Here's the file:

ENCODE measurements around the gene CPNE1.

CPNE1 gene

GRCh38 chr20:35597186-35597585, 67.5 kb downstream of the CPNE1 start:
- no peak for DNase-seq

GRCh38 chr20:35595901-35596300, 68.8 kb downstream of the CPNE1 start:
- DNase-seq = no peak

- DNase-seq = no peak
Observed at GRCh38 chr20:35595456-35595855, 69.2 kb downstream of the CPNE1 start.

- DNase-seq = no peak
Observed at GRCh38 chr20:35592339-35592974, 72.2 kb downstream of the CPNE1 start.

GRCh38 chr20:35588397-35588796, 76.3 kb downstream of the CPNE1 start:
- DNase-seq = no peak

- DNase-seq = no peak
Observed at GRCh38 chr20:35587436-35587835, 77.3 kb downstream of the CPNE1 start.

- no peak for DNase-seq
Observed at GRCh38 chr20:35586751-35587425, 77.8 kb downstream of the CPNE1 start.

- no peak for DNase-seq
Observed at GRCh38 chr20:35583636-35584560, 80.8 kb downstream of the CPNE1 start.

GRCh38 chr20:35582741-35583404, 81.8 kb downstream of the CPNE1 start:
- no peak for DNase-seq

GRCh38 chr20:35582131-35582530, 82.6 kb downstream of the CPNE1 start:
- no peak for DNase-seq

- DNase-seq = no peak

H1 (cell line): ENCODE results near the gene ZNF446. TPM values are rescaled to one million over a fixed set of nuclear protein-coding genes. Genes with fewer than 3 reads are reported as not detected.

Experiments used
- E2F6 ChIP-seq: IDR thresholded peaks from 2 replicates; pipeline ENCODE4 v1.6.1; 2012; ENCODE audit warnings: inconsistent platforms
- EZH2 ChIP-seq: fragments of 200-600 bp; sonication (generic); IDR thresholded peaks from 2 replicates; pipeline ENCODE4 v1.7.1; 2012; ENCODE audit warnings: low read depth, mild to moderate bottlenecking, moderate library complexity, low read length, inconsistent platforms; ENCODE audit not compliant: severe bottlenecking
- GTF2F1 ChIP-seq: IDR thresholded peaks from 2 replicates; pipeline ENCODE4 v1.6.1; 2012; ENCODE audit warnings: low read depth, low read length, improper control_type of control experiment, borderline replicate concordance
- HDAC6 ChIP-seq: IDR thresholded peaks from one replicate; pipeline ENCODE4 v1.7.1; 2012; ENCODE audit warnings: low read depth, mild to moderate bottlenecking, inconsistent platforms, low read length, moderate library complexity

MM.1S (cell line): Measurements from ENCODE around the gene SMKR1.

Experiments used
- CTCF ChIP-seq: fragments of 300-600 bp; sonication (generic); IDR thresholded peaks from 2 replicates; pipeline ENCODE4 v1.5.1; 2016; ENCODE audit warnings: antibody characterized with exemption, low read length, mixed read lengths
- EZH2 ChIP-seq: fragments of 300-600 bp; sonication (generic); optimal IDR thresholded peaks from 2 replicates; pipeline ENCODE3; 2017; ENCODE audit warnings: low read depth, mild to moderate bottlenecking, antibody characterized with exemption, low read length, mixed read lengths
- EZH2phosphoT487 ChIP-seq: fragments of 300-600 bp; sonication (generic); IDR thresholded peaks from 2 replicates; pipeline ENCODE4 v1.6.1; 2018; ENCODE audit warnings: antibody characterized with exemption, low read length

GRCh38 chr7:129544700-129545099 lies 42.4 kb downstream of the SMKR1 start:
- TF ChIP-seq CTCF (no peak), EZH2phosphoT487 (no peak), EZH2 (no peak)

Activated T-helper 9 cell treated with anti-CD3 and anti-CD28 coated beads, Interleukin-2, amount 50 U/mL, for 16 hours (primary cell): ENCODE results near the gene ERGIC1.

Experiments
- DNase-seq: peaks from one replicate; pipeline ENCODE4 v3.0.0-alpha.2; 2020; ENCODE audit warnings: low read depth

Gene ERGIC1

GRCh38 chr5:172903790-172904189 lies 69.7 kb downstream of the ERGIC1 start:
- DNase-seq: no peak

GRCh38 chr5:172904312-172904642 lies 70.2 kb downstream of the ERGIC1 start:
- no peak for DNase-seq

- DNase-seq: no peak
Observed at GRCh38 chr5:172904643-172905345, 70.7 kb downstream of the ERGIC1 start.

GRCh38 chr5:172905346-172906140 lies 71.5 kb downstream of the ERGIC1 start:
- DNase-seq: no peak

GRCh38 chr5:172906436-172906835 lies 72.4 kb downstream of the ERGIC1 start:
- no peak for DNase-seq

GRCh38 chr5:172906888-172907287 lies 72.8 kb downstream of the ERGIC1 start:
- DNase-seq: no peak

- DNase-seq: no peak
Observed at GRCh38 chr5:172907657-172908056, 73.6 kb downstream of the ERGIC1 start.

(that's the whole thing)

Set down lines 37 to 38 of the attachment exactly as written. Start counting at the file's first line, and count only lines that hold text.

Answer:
Activated T-helper 9 cell treated with anti-CD3 and anti-CD28 coated beads, Interleukin-2, amount 50 U/mL, for 16 hours (primary cell): ENCODE results near the gene ERGIC1.

Experiments